Saturday, 15 December 2018

Chain of Command, 1st game

Last night we played our first Chain of Command game. I know the ruleset has been around for a few years, and has built up a loyal following, but our gaming group has always been slow to catch up with the hypes and trends. These days, rulesets (and the corresponding hypes) come and disappear so fast it's hard to keep up. But anyway, we had Chain of Command lying around for some time, so ot was time to try it.

Bart set up a game with his 20mm Arnhem figures. In hindsight, the troop density on the table was probably a bit on the low side (table too large), but it's only through playing games that you learn this.

What was our impression of the rules?
  • The pre-game deployment (patrol markers, drop-off points) was fun, but we kept wondering why we should go through all these motions simply to get our troops into action? Shouldn't a good scenario setup be able to do same?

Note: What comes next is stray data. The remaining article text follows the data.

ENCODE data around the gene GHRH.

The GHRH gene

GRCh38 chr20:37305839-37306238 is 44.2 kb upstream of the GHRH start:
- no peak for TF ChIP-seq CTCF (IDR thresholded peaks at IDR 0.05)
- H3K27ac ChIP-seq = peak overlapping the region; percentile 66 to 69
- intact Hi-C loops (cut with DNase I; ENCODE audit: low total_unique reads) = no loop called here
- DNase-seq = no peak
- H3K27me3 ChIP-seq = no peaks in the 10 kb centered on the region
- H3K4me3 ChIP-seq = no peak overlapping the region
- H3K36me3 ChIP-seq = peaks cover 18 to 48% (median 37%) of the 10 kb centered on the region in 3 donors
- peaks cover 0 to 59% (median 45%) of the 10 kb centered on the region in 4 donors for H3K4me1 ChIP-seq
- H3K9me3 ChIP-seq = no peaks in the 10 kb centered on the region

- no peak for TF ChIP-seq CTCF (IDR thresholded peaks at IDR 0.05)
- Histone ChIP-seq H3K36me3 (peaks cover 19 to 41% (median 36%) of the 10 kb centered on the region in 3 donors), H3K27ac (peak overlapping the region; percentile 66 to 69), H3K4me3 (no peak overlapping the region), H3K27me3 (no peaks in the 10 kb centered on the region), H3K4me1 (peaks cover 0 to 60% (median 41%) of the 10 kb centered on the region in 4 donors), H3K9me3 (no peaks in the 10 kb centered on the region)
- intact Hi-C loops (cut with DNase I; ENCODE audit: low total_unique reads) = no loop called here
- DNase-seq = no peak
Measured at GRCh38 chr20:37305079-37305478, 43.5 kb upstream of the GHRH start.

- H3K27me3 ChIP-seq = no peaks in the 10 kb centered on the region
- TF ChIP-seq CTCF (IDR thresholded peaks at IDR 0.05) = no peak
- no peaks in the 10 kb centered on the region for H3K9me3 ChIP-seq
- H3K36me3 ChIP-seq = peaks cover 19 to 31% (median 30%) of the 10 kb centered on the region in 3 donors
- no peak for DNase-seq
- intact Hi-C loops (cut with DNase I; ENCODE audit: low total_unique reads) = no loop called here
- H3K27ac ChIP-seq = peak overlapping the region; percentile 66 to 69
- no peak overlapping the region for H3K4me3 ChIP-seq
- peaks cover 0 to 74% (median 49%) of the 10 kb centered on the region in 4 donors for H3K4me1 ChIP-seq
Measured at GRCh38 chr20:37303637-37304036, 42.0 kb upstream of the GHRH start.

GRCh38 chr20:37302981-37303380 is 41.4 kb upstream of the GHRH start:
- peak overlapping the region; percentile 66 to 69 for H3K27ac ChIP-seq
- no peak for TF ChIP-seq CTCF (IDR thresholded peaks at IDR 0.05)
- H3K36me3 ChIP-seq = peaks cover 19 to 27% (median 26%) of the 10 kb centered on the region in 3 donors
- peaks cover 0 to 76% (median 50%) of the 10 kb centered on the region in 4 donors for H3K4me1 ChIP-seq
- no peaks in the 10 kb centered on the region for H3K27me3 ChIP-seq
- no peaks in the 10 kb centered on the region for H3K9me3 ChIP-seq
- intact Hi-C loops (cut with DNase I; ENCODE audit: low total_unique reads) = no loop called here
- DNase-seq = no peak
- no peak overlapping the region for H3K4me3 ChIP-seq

• Combat resolution was rather convoluted to our taste. Over they years, we have come to favour "lean and mean" rules. Keep the number of procedures and mechanics as simple, but as elegant as possible, while focusing on the important decisions a player has to make. We felt that the resolution mechanics of Chain of Command were a bit too "fiddly": too many dice, too many statuses to keep track of, a bit too confusing.
To be fair, we didn;t manage to completely read the rules beforehand, so that also might explain some of our impressions. Since this was our first game, so we should give it another try or two before coming to a final conclusion.

Initial table setup using Bart's excellent Market Garden 1944 collection.
Bart and Koen consulting the rules. "Your rulebook says something different from my rulebook?"
British paras taking position behind a wall. Blue marker = overwatch.
German squad taking up position behind a wooded area.
General overview of the table
British paras retreating. Red marker = shocked.
German troops hiding in ruins.
End phase.


  1. I have not played CIC myself but you point about fiddly speaks to me of many of today's rules- too many mechaisms that take the "game" out of the players hands and reduce it to a mere dice rolling contest